The Bay Area Amoeba stores -- in the state I saw them last April -- were better for used CDs than perhaps any stores I've ever set foot in. I can't vouch for the vinyl selection in those stores because I'm more of a CD lover and was occupied for hours looking through the CDs. And, for what it's worth, both stores were doing pretty brisk business when I visited them.
I hope to visit the Hollywood Amoeba sometime soon before any possible changes to its current incarnation.
I'm not sure how much of it was Amoeba's deep stock or due to people dumping CDs, but I was super super impressed by their used CDs. I picked up some old psych and krautrock albums I'd been hunting for for some time, at reasonable prices. Not that I'm anywhere near the area, but it would be a shame to see any branch eliminate CDs.
I have a live album by Paul McCartney recorded at Amoeba in 2007, "Live in Los Angeles". He released it with a British newspaper or something in 2010. I got it from Amazon.
Any talk of re-location?
(hint, hint, VEGAS... hint, hint)
The Wherehouse stores in my general area were just regular old retail music stores with mediocre selection and high prices. I don't know if I ever bought a new item in one of their stores. Tower, Licorice Pizza and even Music Plus were always better in choice and pricing.
What's that barbershop at Valencia & 18th St. that does $75 haircuts? It's hipsterville!
The best crate digging is now happening at smaller stores all over town. Amoeba's used vinyl section is relatively puny given the size of the store. There are two recent arrival areas, the one toward the back is where I usually find stuff.
Bay Area Amoeba's are fabulous for used CD and DVD. Great on new vinyl, weak on used.
I used to live round the corner from there. Spent this last weekend in the neighborhood both days. Frightening how it's changed. Everybody's 28 - 32, white and entitled. Great to see people out on the streets at night but the ethnic character of the Mission is gone.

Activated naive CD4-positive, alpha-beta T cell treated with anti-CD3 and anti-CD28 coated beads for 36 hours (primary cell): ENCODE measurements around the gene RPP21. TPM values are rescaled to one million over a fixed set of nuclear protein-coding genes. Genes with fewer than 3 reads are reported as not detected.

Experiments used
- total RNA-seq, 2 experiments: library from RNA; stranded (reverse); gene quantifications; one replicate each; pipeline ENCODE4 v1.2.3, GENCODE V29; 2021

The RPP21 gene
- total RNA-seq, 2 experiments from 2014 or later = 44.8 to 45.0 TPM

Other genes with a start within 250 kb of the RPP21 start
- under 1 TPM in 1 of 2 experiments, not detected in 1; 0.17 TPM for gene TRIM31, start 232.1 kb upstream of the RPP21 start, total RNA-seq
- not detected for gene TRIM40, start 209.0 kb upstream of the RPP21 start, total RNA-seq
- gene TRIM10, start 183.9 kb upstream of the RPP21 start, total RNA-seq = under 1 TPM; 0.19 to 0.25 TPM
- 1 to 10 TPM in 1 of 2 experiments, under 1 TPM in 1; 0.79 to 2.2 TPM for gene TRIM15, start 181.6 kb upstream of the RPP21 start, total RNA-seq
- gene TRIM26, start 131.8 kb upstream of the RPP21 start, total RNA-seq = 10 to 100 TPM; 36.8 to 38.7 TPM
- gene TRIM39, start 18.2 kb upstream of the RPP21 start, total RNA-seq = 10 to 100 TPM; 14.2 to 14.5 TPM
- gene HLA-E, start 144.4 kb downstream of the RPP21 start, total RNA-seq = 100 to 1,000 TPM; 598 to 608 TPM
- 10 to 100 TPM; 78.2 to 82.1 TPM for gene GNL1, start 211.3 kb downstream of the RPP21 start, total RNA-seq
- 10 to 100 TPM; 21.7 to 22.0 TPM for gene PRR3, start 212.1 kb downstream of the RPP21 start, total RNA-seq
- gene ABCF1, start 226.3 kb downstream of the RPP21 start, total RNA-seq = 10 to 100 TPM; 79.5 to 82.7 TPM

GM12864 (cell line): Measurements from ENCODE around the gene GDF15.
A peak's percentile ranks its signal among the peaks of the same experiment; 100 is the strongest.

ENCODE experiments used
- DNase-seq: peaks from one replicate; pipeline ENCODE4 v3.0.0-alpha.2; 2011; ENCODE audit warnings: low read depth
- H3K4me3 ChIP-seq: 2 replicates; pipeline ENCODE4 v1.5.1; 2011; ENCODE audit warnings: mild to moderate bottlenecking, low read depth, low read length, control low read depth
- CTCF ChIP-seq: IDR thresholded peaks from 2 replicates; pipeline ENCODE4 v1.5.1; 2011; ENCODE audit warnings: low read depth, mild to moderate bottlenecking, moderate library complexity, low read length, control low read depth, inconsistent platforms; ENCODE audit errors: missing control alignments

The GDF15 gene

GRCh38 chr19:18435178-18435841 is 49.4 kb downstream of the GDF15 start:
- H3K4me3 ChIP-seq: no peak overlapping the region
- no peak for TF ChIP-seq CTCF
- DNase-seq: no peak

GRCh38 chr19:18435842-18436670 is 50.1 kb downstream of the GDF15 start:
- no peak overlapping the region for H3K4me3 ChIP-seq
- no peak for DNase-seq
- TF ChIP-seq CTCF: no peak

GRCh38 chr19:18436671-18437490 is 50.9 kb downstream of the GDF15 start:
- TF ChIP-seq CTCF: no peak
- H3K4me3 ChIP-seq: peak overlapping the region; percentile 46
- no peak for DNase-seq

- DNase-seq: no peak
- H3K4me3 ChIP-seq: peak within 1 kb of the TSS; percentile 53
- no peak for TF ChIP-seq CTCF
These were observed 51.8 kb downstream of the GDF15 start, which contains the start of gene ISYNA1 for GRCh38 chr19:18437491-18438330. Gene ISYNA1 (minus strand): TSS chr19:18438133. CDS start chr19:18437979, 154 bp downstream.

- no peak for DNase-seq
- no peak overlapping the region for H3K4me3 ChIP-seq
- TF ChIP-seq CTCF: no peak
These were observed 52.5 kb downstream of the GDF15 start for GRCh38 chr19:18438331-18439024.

Given their success in L.A., I doubt they will close.
Here's to a quick and least disruptive relocation, hopefully not too much further away.
I'm attached to what's inside, and I've been going there since it opened. Finding another former supermarket on the skids shouldn't be too hard.
I've always loved Ameoba on my trips to California and hope it remains but as long as it stays in one form or another I'll be happy. Rockaway & Freekbeat are another two favourites. LA still has some great record shops.
Some of this chatter about Wherehouse records is funny. Back in the early-to-mid 80s, I went to numerous Wherehouse locations all around the Bay Area. My impression was that Wherehouse could be wildly inconsistent from one location to the next. I remember a Wherehouse in Fremont, I believe, which had an unusually robust heavy metal section with lots of imports. But then a small Wherehouse in Stanford shopping center had a terrible overall selection and charged $2-3 more per release (no doubt due to the location), while yet another Wherehouse just down the road in Menlo Park had a better overall selection and better prices. But no Wherehouse that I ever set foot in during the 80s had anywhere near the selection of Tower, which maybe goes without saying.
Maybe because I live in the birthplace of Tower Records, but the Wherehouses here in the Sac valley were sad and sorry affairs - the kind of thing you would see in a shopping mall - strictly top 40. They also pre-dated Tower in giving themselves over to selling all kinds of cheap chachkie crap that soon took over the whole store. I assumed they were all like that...
We had one maybe two import bins. Pathetic